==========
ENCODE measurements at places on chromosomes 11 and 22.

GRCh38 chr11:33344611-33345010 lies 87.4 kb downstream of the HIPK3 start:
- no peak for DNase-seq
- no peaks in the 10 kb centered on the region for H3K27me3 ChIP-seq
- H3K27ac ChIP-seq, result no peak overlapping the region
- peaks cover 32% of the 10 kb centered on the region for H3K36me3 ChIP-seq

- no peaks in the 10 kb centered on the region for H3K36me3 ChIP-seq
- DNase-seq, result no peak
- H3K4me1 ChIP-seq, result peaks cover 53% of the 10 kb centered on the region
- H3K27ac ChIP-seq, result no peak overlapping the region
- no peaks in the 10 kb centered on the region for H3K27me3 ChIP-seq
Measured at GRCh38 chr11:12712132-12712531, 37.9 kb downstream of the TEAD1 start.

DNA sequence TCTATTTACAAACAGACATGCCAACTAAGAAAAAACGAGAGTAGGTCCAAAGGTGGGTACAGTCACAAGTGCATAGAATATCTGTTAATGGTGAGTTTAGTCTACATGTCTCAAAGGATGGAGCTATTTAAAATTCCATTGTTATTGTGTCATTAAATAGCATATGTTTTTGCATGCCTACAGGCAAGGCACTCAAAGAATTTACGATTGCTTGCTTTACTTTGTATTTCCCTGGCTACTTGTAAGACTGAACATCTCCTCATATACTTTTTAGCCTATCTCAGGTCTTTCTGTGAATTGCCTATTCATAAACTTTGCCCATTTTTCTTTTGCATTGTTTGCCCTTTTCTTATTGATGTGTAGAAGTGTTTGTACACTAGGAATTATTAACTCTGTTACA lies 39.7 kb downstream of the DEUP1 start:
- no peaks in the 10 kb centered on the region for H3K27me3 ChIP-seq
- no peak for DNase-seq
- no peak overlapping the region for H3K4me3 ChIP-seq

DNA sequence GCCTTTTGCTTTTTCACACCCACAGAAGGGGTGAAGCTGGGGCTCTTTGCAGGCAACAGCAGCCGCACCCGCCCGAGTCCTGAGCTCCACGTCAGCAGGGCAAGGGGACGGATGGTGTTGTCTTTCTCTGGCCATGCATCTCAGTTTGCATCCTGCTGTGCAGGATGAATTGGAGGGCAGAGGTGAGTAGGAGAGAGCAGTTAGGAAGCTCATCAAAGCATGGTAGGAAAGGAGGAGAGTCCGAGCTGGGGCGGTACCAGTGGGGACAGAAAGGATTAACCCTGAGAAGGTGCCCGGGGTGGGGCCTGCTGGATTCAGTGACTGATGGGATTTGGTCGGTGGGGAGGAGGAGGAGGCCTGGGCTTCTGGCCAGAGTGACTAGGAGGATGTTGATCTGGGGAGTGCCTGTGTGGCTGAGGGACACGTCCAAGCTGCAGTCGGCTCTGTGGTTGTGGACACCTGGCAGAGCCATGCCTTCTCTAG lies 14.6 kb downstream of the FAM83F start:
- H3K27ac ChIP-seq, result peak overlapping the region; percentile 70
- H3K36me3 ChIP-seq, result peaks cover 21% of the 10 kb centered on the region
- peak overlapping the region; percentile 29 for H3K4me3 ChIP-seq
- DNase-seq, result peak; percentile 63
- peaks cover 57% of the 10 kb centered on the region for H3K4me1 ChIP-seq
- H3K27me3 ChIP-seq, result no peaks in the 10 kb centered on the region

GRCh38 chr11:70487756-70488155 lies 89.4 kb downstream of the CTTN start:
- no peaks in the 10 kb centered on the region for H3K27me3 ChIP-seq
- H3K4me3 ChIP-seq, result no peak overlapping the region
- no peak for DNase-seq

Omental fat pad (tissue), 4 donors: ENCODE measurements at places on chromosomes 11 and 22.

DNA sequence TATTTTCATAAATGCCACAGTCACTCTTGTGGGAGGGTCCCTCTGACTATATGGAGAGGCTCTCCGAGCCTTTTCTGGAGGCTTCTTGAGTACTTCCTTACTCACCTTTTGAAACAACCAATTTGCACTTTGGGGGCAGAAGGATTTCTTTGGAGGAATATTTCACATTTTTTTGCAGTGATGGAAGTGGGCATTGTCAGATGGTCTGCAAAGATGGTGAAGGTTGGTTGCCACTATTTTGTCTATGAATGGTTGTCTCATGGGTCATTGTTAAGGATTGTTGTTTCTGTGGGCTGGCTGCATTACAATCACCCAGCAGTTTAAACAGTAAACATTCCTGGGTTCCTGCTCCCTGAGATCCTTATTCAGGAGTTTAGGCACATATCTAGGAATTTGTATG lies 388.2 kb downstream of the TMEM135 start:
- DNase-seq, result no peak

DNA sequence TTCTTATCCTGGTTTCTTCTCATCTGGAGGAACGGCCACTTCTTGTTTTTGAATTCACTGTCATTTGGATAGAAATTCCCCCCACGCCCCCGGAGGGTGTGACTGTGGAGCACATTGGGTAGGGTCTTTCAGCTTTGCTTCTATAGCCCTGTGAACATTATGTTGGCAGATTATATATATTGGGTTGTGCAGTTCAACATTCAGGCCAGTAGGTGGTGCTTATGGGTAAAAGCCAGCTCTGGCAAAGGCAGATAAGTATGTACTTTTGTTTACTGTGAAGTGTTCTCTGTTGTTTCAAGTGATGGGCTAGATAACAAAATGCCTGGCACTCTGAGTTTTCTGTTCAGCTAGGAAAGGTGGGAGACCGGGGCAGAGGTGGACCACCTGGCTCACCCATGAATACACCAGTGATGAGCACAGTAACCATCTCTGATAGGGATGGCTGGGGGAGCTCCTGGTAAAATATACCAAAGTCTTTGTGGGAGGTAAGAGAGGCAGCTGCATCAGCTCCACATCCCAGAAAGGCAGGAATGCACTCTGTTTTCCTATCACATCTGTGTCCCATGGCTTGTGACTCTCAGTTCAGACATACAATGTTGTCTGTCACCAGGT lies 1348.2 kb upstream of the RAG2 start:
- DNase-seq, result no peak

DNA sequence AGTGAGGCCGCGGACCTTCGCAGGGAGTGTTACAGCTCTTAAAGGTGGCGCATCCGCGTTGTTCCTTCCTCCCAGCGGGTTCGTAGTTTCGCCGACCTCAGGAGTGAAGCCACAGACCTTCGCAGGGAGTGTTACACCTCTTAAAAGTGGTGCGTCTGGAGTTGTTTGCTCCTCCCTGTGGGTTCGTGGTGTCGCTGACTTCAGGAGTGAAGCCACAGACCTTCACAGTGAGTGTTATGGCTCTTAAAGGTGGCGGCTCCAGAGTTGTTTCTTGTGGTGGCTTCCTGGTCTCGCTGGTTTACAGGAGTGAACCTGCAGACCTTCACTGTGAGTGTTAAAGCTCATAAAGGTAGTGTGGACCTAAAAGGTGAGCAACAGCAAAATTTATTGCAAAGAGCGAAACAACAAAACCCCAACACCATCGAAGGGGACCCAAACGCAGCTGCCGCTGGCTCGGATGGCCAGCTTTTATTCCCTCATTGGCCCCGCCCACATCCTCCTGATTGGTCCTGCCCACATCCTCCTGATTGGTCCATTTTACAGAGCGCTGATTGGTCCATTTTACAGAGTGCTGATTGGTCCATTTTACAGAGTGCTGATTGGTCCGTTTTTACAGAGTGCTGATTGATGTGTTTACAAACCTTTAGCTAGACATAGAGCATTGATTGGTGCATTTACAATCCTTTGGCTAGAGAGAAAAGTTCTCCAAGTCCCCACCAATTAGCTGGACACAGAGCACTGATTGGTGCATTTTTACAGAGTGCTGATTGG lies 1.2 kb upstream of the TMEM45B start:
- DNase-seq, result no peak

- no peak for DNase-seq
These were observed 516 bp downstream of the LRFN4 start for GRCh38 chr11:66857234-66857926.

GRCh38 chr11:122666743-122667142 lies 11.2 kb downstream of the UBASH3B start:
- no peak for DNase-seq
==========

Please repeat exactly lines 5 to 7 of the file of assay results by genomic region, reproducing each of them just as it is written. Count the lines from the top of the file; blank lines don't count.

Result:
- H3K27ac ChIP-seq, result no peak overlapping the region
- peaks cover 32% of the 10 kb centered on the region for H3K36me3 ChIP-seq

- no peaks in the 10 kb centered on the region for H3K36me3 ChIP-seq